Monthly Web Development Update 09/2017: Functional CSS, Android 8 And iOS 11

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Anselm is a freelance front-end developer who cares about sustainable front-end experiences and ethical choices in life. He writes the WDRL, and is co-founder … More about Anselm ↬

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Welcome to this month’s web development update. It’s actually the first one that we publish, and from now on, Anselm will summarize the most important things that happened over the past month in one handy list for you. So that you’re always up-to-date of what’s going on in the web community. Enjoy!

Today, I’d like to begin this update with a question I’m asking myself quite often, and that was fueled by the things I read lately: Where do we see our responsibility, where do we see other people’s responsibilities? And how do companies fit in here?

With governments needing to make rules for how autonomous cars should behave in case of an incident, we can see how technological progress takes these questions to an entirely new dimension. Or take the Diesel gate affair that has been in the news all over the world these weeks. With software developers facing charges for their work, it showed us how important it is for employees to make their own decisions and to stand up for what’s right instead of blindly doing everything their bosses demand. Of course, this requires us to find our own position, our own path, and to stay true to it. An important thing we should reflect on more often if we want to make a change — not only in our work, but also in our community, and our lives.


  • Google Chrome 61 brings ECMAScript Modules, navigator.share, the WebUSB API, 8-digit alpha transparency hex-color codes, the CSS scroll-behavior property, and the Visual Viewport API to the browser.
  • Android 8, named “Oreo”, is now available and comes with picture-in-picture support, a system-wide autofill feature, and much more. But, unfortunately, it seems that the new version also brings along quite some issues for us web developers, especially problems with Progressive Web Apps, as Maximiliano Firtman points out.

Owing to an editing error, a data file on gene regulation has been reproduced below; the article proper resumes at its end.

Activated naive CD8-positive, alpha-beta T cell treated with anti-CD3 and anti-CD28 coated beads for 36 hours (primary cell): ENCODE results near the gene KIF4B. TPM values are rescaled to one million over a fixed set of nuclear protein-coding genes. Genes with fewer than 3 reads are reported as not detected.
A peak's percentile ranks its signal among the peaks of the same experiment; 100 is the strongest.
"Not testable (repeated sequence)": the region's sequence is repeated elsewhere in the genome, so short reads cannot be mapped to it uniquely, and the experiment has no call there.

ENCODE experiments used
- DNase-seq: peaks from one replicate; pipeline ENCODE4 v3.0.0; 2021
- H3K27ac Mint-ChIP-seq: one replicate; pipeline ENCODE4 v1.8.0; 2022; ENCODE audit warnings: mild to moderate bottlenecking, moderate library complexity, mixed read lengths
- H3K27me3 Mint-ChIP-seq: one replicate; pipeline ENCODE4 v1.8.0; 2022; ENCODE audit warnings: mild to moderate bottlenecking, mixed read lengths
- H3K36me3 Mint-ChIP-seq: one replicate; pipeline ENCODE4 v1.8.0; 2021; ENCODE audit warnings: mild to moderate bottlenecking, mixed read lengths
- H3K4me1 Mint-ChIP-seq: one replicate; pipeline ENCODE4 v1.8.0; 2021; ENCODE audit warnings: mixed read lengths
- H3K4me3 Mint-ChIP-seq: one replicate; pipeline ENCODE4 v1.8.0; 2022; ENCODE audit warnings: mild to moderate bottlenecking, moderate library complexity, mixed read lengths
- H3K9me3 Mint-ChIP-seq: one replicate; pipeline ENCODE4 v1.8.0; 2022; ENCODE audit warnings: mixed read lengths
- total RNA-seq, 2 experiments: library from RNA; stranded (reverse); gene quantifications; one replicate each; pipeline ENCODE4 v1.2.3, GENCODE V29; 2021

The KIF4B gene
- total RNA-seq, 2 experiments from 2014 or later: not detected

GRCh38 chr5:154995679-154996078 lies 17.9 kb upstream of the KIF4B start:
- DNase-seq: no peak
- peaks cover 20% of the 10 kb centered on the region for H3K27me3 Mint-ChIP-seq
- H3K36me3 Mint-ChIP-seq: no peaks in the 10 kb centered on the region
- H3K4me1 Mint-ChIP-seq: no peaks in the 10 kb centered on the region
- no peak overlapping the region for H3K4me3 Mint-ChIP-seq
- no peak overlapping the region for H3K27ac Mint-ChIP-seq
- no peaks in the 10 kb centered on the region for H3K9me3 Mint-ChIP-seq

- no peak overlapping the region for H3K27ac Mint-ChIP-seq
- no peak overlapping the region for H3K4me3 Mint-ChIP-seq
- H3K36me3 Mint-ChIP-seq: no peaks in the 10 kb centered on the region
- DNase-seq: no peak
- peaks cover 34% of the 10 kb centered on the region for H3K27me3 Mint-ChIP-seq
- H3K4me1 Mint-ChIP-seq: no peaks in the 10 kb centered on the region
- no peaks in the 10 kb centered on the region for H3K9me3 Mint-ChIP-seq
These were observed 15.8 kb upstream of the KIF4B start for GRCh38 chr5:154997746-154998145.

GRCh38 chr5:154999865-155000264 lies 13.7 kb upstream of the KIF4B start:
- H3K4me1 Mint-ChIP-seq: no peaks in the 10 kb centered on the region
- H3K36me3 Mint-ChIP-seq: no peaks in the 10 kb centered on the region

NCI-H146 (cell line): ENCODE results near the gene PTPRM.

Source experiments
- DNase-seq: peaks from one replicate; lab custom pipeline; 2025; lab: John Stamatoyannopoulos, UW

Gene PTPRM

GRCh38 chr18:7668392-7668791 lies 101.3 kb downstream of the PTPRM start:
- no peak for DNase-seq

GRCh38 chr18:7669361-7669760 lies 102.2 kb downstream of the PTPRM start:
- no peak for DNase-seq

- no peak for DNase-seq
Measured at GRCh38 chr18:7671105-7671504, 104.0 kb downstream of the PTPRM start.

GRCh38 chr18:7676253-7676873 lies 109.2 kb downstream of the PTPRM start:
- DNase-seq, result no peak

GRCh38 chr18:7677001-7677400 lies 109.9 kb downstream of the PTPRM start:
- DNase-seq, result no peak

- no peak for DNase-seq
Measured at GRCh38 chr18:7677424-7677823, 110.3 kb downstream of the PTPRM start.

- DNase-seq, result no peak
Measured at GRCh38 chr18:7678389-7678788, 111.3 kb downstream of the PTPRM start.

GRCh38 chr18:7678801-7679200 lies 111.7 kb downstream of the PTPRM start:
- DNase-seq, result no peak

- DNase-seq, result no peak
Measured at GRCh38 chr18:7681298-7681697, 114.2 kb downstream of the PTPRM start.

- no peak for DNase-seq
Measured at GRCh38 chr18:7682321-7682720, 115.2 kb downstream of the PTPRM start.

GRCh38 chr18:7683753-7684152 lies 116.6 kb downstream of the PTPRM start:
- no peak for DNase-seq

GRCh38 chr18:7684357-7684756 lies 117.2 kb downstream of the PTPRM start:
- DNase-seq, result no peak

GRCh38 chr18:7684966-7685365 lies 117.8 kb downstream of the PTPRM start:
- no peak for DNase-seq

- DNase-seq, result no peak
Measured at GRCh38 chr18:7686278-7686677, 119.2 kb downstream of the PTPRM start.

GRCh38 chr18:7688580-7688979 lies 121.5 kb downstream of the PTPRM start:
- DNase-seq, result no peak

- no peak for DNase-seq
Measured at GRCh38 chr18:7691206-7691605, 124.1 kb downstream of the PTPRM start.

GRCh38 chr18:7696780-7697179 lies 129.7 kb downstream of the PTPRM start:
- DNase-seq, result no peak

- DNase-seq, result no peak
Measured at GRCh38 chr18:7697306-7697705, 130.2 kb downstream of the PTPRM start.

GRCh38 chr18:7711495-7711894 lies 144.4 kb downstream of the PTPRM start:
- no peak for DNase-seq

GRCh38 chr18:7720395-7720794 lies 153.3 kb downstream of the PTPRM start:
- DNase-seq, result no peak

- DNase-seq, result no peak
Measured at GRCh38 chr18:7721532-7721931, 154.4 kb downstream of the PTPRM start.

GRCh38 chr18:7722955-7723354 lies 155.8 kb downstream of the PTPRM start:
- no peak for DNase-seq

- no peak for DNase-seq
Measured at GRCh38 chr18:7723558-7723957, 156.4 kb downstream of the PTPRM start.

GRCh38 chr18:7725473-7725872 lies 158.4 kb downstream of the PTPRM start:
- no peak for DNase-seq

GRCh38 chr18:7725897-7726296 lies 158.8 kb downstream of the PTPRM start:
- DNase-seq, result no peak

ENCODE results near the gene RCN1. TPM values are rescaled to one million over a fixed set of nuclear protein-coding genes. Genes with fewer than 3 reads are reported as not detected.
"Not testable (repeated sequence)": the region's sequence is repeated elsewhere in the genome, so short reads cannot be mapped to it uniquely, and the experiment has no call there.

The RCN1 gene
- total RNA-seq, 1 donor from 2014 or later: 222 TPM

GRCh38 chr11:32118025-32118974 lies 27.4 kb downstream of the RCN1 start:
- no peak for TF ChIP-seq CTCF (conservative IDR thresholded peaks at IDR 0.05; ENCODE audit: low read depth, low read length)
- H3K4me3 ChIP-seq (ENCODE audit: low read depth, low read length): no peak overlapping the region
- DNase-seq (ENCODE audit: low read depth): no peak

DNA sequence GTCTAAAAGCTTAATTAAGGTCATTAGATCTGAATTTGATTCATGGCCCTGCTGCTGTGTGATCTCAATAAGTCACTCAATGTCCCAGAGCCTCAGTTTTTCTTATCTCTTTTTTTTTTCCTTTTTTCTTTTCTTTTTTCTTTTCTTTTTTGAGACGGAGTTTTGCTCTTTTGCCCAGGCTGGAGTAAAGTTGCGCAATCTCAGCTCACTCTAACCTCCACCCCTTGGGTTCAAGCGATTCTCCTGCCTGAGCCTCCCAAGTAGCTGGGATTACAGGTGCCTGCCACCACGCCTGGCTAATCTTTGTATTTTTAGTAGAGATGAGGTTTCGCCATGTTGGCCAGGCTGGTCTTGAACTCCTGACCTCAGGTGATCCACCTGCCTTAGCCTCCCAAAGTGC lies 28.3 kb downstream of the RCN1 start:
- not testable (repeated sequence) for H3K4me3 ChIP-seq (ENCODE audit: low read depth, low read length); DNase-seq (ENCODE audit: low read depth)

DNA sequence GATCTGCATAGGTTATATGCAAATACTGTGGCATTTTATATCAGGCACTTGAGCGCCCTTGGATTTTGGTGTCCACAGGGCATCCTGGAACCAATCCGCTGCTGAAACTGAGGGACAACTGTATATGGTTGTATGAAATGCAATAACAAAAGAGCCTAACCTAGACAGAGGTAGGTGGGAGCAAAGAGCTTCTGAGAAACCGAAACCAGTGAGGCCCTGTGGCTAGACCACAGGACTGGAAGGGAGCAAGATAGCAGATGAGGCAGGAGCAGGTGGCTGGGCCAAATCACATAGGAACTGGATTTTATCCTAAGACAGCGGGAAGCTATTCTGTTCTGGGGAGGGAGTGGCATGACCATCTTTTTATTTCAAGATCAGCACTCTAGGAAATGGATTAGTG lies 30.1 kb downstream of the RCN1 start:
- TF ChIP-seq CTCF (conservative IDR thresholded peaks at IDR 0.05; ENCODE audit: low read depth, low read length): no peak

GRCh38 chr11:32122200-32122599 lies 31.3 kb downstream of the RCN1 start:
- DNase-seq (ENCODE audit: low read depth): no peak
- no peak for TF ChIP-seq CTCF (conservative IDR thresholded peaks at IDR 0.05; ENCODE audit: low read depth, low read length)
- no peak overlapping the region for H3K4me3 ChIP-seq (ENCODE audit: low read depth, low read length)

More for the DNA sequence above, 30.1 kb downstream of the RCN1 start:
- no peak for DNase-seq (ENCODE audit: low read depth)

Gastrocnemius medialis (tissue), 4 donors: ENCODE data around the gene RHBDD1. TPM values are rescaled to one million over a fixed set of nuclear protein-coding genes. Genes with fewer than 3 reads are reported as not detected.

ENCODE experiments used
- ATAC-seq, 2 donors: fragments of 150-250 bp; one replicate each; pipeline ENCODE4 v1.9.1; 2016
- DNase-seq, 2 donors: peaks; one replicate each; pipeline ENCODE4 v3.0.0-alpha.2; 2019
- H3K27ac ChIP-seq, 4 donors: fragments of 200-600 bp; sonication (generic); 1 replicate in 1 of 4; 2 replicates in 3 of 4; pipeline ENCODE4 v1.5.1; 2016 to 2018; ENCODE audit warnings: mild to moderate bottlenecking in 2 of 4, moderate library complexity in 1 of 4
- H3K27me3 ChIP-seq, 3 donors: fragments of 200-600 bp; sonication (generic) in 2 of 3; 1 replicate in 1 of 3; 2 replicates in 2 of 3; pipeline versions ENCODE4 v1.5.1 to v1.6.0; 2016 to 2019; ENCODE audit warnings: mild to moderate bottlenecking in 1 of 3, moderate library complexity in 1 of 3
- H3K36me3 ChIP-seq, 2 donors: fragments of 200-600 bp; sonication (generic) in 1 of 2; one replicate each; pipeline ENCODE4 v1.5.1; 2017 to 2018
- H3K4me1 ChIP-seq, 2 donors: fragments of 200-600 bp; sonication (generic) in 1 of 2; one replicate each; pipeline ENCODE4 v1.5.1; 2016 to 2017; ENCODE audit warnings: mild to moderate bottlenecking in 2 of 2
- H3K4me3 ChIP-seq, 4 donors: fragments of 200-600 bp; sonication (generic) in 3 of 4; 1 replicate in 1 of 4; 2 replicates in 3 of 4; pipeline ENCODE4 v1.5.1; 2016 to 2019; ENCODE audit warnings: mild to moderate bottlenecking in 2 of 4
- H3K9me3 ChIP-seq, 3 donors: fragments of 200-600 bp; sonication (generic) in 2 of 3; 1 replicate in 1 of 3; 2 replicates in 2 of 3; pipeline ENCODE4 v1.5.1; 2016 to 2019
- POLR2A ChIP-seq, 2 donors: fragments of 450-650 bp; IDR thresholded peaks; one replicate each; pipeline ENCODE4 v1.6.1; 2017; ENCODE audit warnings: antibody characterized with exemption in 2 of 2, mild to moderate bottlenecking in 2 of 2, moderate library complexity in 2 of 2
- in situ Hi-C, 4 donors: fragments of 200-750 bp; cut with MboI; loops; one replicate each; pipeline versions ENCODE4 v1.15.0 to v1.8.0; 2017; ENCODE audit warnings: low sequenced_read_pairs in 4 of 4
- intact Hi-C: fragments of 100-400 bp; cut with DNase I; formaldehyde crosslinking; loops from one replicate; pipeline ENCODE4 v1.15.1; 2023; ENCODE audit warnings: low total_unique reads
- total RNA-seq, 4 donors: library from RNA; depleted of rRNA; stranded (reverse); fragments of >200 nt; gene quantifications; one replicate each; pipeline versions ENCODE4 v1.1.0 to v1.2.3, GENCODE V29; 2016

• The latest update of Adobe XD ships with some new features. There’s a new “reuse styles and assets” feature, and character styles created in Photoshop, Illustrator or other Creative Cloud applications can be reused in XD, too. The new version also comes with common UI resources for iOS, Google Material, and Windows.
  • Federico Viticci discovered that Apple removed Google AMP versions of a link in iOS 11 and redirects users to the original source URL instead if they are using iMessage or Apple’s Reading List feature. A very interesting step that could be a reaction to users having trouble with AMP URLs or maybe Apple wants to avoid using a third-party proxy that could disappear any time or even change the content of the original URLs.
  • At this year’s developer event, Microsoft announced what’s coming in Edge 16: Updated CSS Grid Layout, object-fit and object-position, support for the Payment Request API, Service Workers, and WebVR.
Adobe XD UI resources
The new Adobe XD update makes designing for iOS, Windows, and Material Design even easier thanks to platform-specific UI components. (Image source)


Feather Icons
Simple and minimalistic — that’s the open-source Feather Icon Set. (Image source)




Understanding the WebView Viewport in iOS 11
How should we deal with fixed position header bars in combination with the new viewport that the iPhone X introduced? Darryl Pogue sheds some light into the dark. (Image source)

Web Performance



  • Some researchers found a way to control voice assistants from Apple, Google, Amazon, Microsoft, Samsung, and Huawei. And this does not only affect the smart home boxes but also every iPhone, MacBook, Windows 10 PC, or Samsung Galaxy phone. By using ultrasonic frequencies, they could control the devices and call people, open websites, and even re-route a navigation system of an Audi Q3 car.
  • Stéphane Bortzmeyer shares the observations made during a technical attack against the WikiLeaks platform last week. This is a good example of how DNS attacks work.
  • Benjamin Caudill introduces CFire, a script to evade Cloudflare’s “Cloud Security Protections”. The article also shares some very interesting details of how Cloudflare’s security system works.


Invisible Manipulation.
Invisible Manipulation. Privacy International shares ten examples of how our data is being used against us without us knowing. (Image source)

Work & Life

We hope you’ve enjoyed this first monthly Web Development Update. The next one is scheduled for October 13th. Stay tuned!

Further Reading

Smashing Editorial (mrn)